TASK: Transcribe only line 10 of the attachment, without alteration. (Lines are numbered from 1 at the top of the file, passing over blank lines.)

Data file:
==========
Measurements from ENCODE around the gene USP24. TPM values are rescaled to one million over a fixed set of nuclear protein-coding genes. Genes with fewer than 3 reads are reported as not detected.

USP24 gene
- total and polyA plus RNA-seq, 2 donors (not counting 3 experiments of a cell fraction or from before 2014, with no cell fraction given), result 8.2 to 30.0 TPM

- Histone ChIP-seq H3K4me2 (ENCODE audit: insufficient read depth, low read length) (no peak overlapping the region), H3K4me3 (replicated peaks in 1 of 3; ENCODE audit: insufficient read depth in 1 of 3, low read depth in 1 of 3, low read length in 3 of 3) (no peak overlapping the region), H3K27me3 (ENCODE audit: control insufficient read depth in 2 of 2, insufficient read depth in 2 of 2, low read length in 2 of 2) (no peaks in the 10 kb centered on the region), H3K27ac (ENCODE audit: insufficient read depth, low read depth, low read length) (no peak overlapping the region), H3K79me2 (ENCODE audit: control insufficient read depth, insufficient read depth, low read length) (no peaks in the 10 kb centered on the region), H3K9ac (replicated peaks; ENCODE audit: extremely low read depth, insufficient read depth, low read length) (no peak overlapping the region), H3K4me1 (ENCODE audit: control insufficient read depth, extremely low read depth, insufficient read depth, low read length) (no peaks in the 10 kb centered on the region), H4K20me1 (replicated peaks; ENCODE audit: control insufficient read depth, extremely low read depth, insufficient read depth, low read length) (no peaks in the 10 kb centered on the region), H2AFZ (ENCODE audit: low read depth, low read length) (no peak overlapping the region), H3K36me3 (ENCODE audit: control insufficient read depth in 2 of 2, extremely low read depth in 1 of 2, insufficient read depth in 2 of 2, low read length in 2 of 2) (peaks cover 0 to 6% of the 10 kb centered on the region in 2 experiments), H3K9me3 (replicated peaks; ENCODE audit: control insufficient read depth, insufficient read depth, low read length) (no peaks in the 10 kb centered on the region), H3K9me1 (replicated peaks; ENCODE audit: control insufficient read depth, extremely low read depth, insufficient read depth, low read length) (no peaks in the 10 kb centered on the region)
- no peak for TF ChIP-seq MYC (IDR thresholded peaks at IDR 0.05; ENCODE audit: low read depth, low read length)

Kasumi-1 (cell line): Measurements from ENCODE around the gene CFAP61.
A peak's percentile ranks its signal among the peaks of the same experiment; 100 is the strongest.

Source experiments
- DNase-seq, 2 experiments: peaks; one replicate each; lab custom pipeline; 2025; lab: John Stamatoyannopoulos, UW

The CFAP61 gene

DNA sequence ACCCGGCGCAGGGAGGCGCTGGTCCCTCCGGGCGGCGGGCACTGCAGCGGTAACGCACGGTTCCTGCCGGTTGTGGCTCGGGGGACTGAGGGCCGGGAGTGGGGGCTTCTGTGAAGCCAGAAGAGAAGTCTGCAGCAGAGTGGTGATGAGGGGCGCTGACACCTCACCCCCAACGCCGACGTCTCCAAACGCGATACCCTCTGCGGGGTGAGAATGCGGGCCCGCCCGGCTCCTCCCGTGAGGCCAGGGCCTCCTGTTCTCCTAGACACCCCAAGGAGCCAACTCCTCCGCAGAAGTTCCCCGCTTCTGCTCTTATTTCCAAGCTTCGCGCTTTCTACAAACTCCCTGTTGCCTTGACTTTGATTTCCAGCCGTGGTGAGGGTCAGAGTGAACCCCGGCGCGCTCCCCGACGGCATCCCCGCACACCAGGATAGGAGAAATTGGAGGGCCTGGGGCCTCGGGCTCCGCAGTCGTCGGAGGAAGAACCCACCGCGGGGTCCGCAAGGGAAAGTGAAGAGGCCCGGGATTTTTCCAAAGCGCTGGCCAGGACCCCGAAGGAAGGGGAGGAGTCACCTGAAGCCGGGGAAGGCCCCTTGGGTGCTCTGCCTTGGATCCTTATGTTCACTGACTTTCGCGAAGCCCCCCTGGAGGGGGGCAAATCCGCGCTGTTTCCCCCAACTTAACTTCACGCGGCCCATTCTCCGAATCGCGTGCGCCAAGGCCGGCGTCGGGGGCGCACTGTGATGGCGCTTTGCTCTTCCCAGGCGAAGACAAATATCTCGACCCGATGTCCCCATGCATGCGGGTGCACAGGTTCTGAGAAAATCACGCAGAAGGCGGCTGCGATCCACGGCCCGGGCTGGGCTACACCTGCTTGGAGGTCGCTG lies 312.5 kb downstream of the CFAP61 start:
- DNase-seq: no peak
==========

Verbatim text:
The CFAP61 gene